Mastiffs NEED socialization from the beginning.  If you want a well-rounded puppy that can behave around other dogs and people you need to start socialization no later than 3 months.  This includes things such as taking them to your local pet stores where other dogs and people are, taking them to public events or the park, and dog training classes.  As agreed upon when you purchased your puppy and signed your contract with me you are required to take you puppy to at least one round of puppy training classes or obedience before they are 6 months old, however additional training classes are highly recommended.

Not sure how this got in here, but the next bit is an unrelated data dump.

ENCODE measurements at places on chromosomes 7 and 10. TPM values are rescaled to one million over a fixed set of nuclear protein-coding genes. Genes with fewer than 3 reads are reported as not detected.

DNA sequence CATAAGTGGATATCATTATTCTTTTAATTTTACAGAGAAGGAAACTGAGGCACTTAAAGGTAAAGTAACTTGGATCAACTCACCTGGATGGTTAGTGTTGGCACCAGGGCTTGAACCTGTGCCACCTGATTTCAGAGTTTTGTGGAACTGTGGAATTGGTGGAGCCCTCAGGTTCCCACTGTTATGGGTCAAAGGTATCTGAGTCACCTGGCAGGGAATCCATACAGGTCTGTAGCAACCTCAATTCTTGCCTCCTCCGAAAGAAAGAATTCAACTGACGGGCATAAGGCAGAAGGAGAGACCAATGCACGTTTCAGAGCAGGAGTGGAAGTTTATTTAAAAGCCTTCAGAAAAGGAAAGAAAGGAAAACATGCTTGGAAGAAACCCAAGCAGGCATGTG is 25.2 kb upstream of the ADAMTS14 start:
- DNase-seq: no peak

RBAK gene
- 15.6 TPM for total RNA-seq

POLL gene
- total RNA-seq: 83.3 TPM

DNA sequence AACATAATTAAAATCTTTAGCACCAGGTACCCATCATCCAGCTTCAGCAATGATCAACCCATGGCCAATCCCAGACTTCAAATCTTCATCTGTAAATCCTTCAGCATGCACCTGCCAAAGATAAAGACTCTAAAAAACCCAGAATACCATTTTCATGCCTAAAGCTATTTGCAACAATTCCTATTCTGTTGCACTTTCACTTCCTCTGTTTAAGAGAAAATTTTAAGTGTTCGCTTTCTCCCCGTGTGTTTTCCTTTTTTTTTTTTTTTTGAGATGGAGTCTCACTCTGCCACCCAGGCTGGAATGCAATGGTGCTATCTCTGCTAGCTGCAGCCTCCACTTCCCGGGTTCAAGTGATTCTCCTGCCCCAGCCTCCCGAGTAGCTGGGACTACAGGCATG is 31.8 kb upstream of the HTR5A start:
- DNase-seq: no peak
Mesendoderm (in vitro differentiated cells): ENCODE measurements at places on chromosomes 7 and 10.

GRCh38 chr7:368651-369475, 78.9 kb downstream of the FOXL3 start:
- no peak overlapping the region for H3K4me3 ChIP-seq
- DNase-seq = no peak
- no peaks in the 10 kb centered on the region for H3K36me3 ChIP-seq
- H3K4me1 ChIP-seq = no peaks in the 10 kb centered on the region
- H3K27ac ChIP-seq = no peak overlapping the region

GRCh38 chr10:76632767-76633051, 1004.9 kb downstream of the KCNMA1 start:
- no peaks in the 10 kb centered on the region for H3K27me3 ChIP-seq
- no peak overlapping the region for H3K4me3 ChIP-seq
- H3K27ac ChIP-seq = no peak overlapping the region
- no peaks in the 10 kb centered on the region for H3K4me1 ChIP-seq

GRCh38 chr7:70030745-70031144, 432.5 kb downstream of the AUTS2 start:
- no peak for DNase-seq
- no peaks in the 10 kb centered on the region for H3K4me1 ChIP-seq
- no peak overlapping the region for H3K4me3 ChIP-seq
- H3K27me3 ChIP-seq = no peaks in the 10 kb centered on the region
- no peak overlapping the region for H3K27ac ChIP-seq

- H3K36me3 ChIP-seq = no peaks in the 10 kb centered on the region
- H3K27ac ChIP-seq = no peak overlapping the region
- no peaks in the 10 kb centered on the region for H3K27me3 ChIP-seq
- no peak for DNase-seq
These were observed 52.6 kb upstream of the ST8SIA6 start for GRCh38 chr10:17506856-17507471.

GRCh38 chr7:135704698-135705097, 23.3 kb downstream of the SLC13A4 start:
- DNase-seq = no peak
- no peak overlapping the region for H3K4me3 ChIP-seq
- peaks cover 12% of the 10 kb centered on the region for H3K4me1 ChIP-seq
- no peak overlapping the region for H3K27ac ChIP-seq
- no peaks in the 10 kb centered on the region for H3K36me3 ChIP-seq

Remember, puppies from Gryphon Mastiffs are raised holistically.  They are weaned to a raw diet and they have been vaccinated once for Parvo and Distemper.  They will need one additional booster shot when they are 13 weeks old (please be sure that your vet does not use combination shots, those are the most harmful to your pet)The booster for the Parvo shot and the Distemper shot should be given at least a week apart to avoid vaccine reactions.  They will also need a rabies vaccine at 4 weeks after the last booster shot, then one year after that to boost the rabies immunity.  While we hope your Mastiff is already on a Vitamin C supplement, if not Vitamin C helps the body rid the toxins introduced during vaccination, so we reccommend supplementation during vaccination if you aren't already doing it.  After these shots we recommend you do not vaccinate your dog again, instead you do a yearly titer test on them to see if they have immunity already in their systems.  Most commercial vaccines last 7+ years.  If the titer shows your dog is protected then there is no need for an additional vaccine.  For more info on vaccine reactions and how vaccines can alter the DNA structure of your dog contact us.